For the SIR of malignancy in female SLE patients compared to the general population, multiple myeloma (SIR 8.95, 95% CI 4.08–13.82) was highest, followed by NHL (SIR 5.33, 95% CI 3.32–7.34) and leukaemia (SIR 3.64, 95% CI 1.58–5.70). In solid malignancy, bladder cancer (SIR 2.74, 95% CI 1.04–4.44) had the highest incremental risk in female patients with SLE. Other solid malignancies such as thyroid, breast and reproductive system, liver, colon, lung and pancreas cancers also showed a higher risk in female patients with SLE than in the general population (Table 3).

In male SLE patients, the SIR of NHL (SIR 12.71, 95% CI 4.41–21.02) was increased compared to the general population, but the risk of other haematologic malignancies such as leukaemia (SIR 7.80, 95% CI 0.16–15.45) and multiple myeloma (SIR 3.90, 95% CI 0–11.53) did not significantly increase. Although the risk of overall solid malignancies in male patients with SLE was increased (SIR 1.78, 95% CI 1.39–2.16), the risk of site-specific solid cancers was not increased compared to the general population (Table 3).

Table 3 Sex differences in SIRs of malignancy in patients with SLE compared to general populations

Discussion

In this retrospective population-based cohort study, we found that individuals with SLE were at increased risk of haematologic malignancy as well as solid malignancy in Korean patients compared to the general population. Female patients with SLE had a significantly increased risk of multiple myeloma, NHL and solid cancers such as breast or reproductive system, thyroid, liver, colon, lung, pancreas and bladder cancers, whereas male patients with SLE demonstrated an increased risk of developing NHL.

Our results are similar to the profile observed in other studies [12, 18]. A cohort study based on an international multi-centre showed an increased risk of NHL (SIR 4.39, 95% CI 3.46–5.49) and cancers of the vulva (SIR 3.78, 95% CI 1.52–7.78), lung (SIR 1.30, 95% CI 1.04–1.60), thyroid (SIR 1.76, 95% CI 1.13–2.61) and possibly liver (SIR 1.87, 95% CI 0.97–3.27) [11]. However, the risk of NHL, Hodgkin lymphoma and multiple myeloma with SIRs of 6.24 (95% CI 4.20–8.27), 7.53 (95% CI 1.00–16.05) and 8.19 (95% CI 3.90–12.48), respectively, were estimated to be higher in our study than those in the international cohort study. In addition, the risk of cancer of the breast or reproductive system was increased in our study, whereas these risks were decreased in the other study [12]. Some of these differences in outcomes may be associated with the difference in either population factor such as ethnicity or lifestyle and the variation in the study design.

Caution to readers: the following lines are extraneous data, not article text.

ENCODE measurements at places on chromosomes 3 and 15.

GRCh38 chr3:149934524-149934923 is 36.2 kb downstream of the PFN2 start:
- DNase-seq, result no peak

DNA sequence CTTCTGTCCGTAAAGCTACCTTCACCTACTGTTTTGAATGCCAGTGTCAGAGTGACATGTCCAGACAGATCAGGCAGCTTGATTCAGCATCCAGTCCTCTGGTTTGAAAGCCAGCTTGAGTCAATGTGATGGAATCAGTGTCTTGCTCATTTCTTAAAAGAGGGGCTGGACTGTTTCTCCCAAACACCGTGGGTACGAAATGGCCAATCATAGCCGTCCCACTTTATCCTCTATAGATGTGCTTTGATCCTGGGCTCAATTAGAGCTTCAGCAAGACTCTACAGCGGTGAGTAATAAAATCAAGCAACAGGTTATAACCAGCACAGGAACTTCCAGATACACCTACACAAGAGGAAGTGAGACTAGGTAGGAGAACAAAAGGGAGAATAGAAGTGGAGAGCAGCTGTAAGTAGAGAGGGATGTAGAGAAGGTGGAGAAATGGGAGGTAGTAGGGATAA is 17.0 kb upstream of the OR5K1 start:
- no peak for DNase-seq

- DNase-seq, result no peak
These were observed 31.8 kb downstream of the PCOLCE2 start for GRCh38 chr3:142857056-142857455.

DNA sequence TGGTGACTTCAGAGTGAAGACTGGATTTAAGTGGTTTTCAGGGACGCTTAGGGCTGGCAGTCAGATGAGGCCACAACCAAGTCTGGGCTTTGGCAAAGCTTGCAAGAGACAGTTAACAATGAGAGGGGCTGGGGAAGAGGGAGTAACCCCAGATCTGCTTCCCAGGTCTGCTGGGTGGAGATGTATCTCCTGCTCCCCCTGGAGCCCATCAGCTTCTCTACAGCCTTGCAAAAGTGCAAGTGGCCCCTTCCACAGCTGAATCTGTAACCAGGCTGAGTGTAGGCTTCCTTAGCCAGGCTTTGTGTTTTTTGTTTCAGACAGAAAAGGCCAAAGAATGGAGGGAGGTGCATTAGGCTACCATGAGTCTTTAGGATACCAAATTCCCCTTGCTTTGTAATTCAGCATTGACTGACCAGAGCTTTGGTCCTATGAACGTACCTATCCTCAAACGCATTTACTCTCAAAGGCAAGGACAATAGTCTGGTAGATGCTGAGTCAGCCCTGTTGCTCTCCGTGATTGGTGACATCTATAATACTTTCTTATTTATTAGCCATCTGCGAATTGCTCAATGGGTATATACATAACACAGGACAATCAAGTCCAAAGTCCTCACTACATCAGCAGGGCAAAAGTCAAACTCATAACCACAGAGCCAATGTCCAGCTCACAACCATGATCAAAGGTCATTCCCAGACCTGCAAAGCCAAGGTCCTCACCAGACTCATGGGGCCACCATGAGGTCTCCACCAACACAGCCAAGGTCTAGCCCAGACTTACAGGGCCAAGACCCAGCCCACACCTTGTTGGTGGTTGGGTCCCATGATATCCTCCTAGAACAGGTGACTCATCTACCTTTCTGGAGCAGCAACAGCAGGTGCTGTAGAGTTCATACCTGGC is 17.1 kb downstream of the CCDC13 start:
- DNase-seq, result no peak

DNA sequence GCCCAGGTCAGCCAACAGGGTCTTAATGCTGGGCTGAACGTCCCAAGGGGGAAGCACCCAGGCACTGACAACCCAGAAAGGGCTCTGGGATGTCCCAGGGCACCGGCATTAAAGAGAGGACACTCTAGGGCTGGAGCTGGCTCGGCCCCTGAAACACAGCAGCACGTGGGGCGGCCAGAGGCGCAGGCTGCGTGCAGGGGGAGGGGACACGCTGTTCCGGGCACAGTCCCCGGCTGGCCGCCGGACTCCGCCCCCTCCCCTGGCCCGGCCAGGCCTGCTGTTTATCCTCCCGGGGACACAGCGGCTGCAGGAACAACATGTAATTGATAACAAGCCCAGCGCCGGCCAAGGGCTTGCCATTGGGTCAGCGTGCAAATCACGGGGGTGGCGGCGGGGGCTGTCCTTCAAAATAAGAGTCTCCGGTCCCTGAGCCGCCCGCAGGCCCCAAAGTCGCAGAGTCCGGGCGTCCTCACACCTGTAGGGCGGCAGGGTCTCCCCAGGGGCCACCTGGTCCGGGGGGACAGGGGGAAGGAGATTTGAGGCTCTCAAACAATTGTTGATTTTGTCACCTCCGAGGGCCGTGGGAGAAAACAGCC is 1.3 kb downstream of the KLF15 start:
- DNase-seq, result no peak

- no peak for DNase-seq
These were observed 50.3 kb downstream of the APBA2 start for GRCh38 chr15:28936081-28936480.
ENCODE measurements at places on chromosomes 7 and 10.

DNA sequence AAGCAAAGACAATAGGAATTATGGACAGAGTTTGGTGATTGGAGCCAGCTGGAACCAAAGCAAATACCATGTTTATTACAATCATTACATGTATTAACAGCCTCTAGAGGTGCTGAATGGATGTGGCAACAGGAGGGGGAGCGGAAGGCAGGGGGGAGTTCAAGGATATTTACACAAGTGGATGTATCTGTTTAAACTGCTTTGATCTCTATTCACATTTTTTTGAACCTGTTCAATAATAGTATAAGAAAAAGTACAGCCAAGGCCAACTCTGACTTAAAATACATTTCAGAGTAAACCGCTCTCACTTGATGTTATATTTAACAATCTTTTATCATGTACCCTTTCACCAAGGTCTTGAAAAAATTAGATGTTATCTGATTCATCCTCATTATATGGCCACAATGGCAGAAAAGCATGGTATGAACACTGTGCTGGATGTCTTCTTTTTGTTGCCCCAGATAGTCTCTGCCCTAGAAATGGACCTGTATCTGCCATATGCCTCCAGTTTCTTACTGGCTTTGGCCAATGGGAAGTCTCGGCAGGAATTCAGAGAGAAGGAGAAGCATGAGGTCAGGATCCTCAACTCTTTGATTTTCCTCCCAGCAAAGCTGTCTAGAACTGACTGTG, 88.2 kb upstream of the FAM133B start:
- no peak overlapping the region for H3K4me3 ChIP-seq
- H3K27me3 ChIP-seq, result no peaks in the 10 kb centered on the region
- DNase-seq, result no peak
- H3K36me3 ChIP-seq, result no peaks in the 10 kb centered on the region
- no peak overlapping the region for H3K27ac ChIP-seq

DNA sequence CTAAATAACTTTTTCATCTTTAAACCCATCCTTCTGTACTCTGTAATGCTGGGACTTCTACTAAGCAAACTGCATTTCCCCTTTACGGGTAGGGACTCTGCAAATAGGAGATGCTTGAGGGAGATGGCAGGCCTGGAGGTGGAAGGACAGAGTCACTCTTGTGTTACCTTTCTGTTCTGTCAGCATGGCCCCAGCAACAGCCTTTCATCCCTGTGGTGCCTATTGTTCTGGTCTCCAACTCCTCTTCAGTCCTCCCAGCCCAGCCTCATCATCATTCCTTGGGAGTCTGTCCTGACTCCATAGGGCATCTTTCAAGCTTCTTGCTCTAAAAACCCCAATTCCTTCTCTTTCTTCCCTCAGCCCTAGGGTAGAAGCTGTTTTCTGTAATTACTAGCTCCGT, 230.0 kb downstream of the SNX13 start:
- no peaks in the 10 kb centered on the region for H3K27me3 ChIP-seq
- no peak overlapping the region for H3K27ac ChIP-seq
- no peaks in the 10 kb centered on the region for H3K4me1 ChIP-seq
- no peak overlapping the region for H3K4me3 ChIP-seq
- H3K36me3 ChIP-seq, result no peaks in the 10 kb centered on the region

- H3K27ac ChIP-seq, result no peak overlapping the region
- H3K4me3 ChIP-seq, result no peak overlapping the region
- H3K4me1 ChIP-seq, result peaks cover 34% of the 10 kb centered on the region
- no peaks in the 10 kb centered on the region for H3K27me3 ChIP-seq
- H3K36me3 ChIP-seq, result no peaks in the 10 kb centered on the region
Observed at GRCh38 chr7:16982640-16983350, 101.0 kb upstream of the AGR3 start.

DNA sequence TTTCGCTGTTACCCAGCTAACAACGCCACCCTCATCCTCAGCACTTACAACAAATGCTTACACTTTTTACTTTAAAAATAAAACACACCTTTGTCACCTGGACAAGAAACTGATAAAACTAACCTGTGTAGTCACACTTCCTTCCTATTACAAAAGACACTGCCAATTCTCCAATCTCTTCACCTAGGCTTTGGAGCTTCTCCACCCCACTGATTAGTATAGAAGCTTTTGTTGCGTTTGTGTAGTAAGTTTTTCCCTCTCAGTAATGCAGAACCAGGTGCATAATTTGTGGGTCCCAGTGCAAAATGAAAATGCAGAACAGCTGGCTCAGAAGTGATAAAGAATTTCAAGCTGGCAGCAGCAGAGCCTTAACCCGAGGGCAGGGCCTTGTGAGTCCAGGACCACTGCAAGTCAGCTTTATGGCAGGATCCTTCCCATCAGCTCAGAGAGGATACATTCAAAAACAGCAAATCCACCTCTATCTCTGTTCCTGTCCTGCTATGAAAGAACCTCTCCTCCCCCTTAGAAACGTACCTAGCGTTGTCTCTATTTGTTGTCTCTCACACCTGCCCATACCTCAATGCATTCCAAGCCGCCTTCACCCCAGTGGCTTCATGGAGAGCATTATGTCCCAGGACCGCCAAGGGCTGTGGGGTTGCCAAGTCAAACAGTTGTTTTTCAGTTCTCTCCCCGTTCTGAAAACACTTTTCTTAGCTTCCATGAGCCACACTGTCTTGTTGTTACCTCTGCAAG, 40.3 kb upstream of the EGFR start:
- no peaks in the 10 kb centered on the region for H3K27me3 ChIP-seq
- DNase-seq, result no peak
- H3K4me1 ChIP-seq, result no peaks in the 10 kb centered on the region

A nationwide cohort study performed in Taiwan using national claims database had the study design was quite similar to our study and Asian ethnicity. This study demonstrated an increased risk of vulva/vagina (SIR 4.76, 95% CI 4.24–5.33), kidney (SIR 3.99, 95% CI 3.74–4.27), nasopharynx (SIR 4.18, 95% CI 3.93–4.45) and haematologic (SIR 4,96, 95% CI 4.79–5,14) malignancies in SLE patients [19]. These were similar to our results, but some differences in site-specific risk in malignancies are made from the enrolment period and the relatively small sample size of the previous study.

We also compared our results with previous studies performed in Korea. A previous study in Korea has also reported that female SLE patients have an increased risk of overall malignancy (SIR 1.45, 95% CI 0.74–.216) [14]. Inconsistent with our results, the published data described a decreased risk of thyroid cancer (SIR 0.98, 95% CI 0.00–3.85) in female SLE patients, whereas our analysis showed an increased risk (SIR 1.55, 95% CI 1.30–1.80). Otherwise, NHL was significantly increased by more than 15-fold (SIR 15.2, 95% CI 2.29–37.7), while our result shows 5.33 in SIR [14]. The reason for these differences is considered that the study collected from one single university hospital between 1997 and 2007. In addition, the sample size was less than 1000, which was too small to ensure the external validity of the study results.

Recently, another study based on the NHIS database in Korea was performed [13]. It reported that Korean patients with SLE had a higher risk of overall malignancy (odds ratio, OR, 1.44; 95% CI 1.327–1.559) and specific malignancies, such as cervical, thyroid, ovarian and oral cancer, as well as lymphoma, leukaemia and multiple myeloma, than controls. They used the same database for the selection of patients with SLE, but there were several differences compared to our study. We selected the NHIS-NSC database as a comparator and calculated the SIRs of each malignancy, whereas they used a retrospective cohort after 1:5 age and sex-matching. Hence, they could only present the increased risk with ORs. Definitions of inclusion and exclusion of SLE patients, wash-out period of malignancies and observational period of the study also differed from those of our study.

Despite some differences in the study design and data sources, the risk of overall malignancy in SLE patients has increased in all the studies. There could be various explanations for the aetiology and pathogenesis, though no clear mechanism has been established. First, immunosuppressive therapy could potentiate immune dysregulation and lead to developing cancer [20]. Some large-scale cohort studies have been conducted to identify the association between the development of malignancies and immunosuppressive agents [18, 21]. In a multi-centre cohort study, the cumulative dose of cyclophosphamide affected the risk of malignancy in SLE patients [22]. Second, genomic studies have identified mutational genes at increased risk of malignancy in SLE patients. Chronic inflammation probably contributes to oxidative damage, DNA bases breaks and DNA-protein crosslinks [23]. In addition, SLE is associated with polymorphisms in DNA repair genes [24]. The combination of chronic inflammation and genetic predisposition to impaired DNA repair may contribute to DNA damage and increased risk of malignancy in SLE patients [25]. Third, in response to chronic immune damage, the cytokines that are associated with cell survival and proliferation, such as B cell activating factor, are overexpressed. Dysregulated immune proliferation could promote the translocation and juxtaposition of an oncogene beside a gene regulating immune function. This is related to the development of haematologic malignancies, particularly NHL [26]. Finally, some studies have reported an increased risk of reproductive system cancer, particularly vulvar and cervical cancer. Regarding the increased risk, sex hormonal effects and the altered clearance of human papillomavirus (HPV) are important factors [27].